both constructive and actual knowledge of the equitable rights of Wilson, and took the title from Herbert subject to them. We perceive, therefore, no reason upon which the conveyance to Wilson under power of attorney can, upon this record, be successfully impeached; and we think, aside from any general rule, that the circumstances cast the burden of proof upon those claiming under the deed prior in date but subsequent of record. The equities with respect to the deed to Markland are less clear and strong, but we think there is sufficient to impose the burden of proof upon the claimants under the unrecorded deed. There does not appear, it is true, to have been any written agreement by Herbert to convey to Markland; but before the entry of the land there was an agreement by McCracken to convey to Markland an undivided one thirty-second part of the section, upon payment of a certain proportion of the expense to be incurred. This appeared in the agreement with the original pre-emptors, and it is under this agreement that Mitchell obtained his title. Wilson did not obtain all the land to which he was entitled, and for W:hich he had paid. An undivided one thirtysecond part was retained, which corresponds with the amount agreed to be sold to Markland upon payment by him of his proportionate part of the expenses incurred. The land was entered at the price of $1.25 an acre, and Markland was entitled to receive 16.33 acres. The. consideration mentioned in the deed from Herbert to him was $20. We cannot, of course, say, that there was an arrangement between Mitchell, Markland, McCracken, and Herbert by which the obligation to convey to Markland was imposed upon Herbert, but the indications point in that direction. Mitchell, in conveying to McCracken the undivided one-fourth of the section, retained eight acres,-just onehalf of the acreage to which Markland was entitled,-which would indicate that McCracken and Mitchell each assumed the obligation to convey to Markland one-half of the amount to which he was ,entitled. At this late day it doubtless would be impossible to ascertain with precision just what was agreed between the parties. It is pertinent to observe that down to the time of his death, in 1882, Mitchell claimed to have no remaining interest in the section, and to have conveyed all his interest in trust for his children. This deed, it is true, upon the assumption of the validity of the deeds to Markland and to Wilson, conveyed 8 acres more than he owned; but, if he had claimed those deeds to be void, there would have remained 16.33 acres unconveyed by the trust deed. It is not surprising that transactions of nearly 50 years ago, and with respect to lands of but nominal value, should be obscure and inexact. \Ve think there is enough to show that Mitchell had recognized this deed to Markland to such an extent that the burden of proving that it was not executed for a valuable consideration is imposed upon those claiming under him, even if we are incorrect in the assumption that the burden of proof in the first instance rests upon those claiming under the unrecorded deed. In this view of the case, Mitchell acquired title to 302 acres and a fraction of the land, the title to all of which, by mesne conveyances, became vested in the Land & River Improvement Company, one of the appellees.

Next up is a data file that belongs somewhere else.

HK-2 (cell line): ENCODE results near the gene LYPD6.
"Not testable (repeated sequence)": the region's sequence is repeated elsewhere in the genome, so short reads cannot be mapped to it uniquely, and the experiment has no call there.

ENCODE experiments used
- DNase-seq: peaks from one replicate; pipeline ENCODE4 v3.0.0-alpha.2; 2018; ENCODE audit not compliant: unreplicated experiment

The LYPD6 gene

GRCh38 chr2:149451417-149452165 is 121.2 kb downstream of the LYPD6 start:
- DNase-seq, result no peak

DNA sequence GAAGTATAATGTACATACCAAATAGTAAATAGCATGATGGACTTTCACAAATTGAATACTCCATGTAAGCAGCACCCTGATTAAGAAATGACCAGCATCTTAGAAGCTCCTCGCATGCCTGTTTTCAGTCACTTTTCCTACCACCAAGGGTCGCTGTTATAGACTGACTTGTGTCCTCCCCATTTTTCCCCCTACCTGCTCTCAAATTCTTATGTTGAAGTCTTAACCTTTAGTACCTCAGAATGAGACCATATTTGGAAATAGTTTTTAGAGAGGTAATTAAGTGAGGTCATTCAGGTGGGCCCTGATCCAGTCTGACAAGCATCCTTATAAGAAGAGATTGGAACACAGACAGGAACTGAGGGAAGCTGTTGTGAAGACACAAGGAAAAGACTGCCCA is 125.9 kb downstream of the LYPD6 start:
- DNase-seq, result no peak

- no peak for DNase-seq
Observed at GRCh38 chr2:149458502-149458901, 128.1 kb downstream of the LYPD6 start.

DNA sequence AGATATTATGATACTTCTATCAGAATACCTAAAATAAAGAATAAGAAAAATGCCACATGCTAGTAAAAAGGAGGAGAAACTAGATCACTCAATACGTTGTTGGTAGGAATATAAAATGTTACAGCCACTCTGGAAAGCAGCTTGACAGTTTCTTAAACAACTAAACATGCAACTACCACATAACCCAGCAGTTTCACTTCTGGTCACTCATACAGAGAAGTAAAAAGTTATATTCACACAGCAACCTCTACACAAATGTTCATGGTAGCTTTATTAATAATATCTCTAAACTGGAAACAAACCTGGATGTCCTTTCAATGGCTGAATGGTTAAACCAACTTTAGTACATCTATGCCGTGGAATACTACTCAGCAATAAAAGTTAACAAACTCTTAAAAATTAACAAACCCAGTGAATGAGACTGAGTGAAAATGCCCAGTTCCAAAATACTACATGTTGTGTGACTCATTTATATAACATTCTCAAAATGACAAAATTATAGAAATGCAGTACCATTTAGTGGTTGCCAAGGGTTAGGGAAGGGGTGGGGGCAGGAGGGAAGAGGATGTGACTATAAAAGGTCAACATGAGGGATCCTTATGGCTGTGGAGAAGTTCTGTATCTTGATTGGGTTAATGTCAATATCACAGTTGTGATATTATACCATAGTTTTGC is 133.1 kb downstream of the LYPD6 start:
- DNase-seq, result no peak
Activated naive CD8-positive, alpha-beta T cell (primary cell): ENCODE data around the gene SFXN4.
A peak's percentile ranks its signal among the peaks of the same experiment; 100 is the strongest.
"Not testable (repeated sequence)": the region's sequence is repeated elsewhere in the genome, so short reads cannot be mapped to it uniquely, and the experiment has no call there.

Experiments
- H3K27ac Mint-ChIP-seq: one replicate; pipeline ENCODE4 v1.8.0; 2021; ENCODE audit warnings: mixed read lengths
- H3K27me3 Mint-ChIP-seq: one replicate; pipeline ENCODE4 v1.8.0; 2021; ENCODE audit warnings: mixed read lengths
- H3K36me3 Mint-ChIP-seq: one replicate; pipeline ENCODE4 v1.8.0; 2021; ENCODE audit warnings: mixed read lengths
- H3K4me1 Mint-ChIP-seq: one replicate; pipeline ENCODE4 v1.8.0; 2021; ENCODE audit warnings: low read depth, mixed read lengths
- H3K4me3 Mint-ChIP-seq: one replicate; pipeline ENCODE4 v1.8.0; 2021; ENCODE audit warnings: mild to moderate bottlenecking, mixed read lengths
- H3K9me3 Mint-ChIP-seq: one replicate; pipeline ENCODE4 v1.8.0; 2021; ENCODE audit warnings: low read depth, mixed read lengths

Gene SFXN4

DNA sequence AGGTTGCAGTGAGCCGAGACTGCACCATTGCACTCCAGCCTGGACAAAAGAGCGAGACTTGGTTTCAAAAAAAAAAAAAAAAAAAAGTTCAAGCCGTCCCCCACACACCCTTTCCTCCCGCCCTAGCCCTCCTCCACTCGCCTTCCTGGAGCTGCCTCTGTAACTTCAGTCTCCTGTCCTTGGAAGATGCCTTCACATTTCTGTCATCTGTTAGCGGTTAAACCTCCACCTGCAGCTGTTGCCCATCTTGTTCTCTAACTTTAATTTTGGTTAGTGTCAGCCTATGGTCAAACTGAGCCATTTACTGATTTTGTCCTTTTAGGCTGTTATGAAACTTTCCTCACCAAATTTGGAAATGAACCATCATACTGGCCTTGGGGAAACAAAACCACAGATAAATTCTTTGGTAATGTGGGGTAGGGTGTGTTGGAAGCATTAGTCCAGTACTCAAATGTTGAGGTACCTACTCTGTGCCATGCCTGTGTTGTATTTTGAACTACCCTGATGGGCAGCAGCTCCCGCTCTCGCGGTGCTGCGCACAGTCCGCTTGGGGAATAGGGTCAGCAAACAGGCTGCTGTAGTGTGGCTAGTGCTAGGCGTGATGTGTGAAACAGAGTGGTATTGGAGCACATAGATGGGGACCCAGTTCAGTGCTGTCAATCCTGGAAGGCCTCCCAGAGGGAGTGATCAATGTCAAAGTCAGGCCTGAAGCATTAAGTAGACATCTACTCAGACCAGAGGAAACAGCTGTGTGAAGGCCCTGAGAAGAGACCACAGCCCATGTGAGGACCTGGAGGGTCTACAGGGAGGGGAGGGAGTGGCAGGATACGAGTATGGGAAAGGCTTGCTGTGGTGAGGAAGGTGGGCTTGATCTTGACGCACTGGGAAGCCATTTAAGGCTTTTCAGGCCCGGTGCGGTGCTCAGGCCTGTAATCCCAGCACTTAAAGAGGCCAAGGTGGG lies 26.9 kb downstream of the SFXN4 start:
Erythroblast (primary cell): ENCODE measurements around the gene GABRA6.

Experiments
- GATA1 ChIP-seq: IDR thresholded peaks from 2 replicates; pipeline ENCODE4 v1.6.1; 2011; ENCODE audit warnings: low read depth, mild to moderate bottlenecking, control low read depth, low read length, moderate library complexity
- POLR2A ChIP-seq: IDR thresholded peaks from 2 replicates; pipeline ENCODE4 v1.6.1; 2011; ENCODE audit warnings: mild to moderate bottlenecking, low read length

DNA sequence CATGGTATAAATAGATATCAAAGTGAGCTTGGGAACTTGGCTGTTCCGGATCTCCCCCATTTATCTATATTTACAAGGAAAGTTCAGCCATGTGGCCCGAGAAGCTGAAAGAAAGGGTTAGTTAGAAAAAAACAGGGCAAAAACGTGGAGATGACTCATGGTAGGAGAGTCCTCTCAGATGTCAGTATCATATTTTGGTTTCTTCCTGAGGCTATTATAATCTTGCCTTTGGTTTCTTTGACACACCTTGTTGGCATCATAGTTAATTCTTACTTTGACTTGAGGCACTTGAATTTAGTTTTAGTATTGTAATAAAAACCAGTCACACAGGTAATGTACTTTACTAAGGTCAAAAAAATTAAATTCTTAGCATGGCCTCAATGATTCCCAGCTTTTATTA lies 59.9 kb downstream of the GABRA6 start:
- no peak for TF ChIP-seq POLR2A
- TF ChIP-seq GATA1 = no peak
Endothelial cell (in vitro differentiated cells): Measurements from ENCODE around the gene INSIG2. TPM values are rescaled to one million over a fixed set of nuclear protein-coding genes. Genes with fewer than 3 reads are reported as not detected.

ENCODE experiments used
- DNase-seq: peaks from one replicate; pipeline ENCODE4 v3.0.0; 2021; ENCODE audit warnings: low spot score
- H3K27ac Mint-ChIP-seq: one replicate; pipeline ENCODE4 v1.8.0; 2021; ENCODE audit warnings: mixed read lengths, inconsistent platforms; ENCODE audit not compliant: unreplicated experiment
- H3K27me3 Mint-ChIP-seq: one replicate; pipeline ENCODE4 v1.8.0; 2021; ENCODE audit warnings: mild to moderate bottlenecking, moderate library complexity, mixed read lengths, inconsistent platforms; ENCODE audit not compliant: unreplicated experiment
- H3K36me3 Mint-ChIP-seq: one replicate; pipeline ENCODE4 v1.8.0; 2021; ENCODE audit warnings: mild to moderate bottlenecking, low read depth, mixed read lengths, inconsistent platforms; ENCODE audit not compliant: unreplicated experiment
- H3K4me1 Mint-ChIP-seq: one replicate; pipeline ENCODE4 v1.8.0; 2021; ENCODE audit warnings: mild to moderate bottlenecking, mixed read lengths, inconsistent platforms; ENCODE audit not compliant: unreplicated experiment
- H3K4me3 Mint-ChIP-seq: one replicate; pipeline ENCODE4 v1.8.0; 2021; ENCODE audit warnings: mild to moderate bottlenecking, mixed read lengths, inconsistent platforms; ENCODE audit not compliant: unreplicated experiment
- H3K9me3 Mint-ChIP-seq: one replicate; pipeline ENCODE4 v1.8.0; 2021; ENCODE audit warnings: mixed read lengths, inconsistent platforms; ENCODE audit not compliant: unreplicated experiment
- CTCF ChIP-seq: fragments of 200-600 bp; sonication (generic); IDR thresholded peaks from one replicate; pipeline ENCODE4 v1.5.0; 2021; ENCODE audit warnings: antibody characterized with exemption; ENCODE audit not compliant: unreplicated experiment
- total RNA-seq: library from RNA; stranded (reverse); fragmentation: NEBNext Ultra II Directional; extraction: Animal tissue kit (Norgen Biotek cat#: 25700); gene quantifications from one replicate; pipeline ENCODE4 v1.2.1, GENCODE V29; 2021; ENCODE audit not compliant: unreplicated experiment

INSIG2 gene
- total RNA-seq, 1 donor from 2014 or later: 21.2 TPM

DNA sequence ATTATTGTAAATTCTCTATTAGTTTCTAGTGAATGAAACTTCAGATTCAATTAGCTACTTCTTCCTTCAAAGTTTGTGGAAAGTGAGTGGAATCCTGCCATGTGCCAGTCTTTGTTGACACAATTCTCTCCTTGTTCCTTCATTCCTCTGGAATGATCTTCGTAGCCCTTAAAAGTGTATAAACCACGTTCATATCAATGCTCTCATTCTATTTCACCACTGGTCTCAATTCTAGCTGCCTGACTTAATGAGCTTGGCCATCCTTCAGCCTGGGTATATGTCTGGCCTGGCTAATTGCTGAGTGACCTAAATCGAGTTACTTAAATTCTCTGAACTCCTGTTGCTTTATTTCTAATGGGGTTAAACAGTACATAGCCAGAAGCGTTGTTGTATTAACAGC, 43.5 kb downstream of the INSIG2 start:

It is urged by the appellants that the deeds to Mitchell, to Taylor, to McCracken, and to the trustees for the benefit of Mitchell's children, and from the latter to Spooner, conveying undivided acres in the section, are void for uncertainty. The contention cannot be sustained. The grantee in such deed acquires an interest in the whole tract as tenant in common, and in the proportion which the number of acres conveyed bears to the whole number of acres in the tract, and entitles the grantee to all the rights and remedies incident to the tenancy in common. Freem. Co-Ten. § 96. Thus, in Gibbs v. Swift, 12 Oush. 393, the deed conveyed 211 undivided acres out of a tract of 1,878 acres, and the court ruled:
"It gave him a share, as co-tenant In common of the whole tract, in the proportion which 211 bears to 1,878."
In Battel v. Smith, 14 Gray, 497, there were deeds of "two and onequarter acres, undivided, in lot 17"; "three and a quarter acres, more or less, in number 17"; part of "twenty acres and sixty rods, in common pasture. lying in common with other proprietors"; and "two and a half acres of land" in the southeast division of common pasture, "in lot number 17, and is undivided." The court observed:
"By these deeds we think It clear that the grantors intended to convey an undivided Interest In the whole of lot number seventeen, in the proportion which the number of acres specified and granted by the deed bears to the whole quantity of land contained in that lot. The use of the word 'undivided' and the phrase 'lying in common' shows that the interel3t conveyed was undivided and in common, and not an estate in severalty, and the quantity of land granted Is ascertained and fixed with certainty by the grant of a designated allquot part of the whole land owned in common."
To this effect is Jewett v. Foster, ld. 495. In Small v. Jenkins, 16 Gray, 155, there was a conveyance of 1,750 acres, undivided, out of an estate of 14,000 acres held in common with other persons, no share in which had been set off in severalty. The court said:
"Instead of expressing In the deed in express words or terms the part or proportion of fueir interest which they intended to convey, this was done indirectly, but just as intelligibly and effectually, by a conveyance of a specified number of acres. They conveyed 1,750 acres, undivided, so that, if the whole tract consisted of 14,000 acres, the conveyance was of 1,750-14,000 parts of it."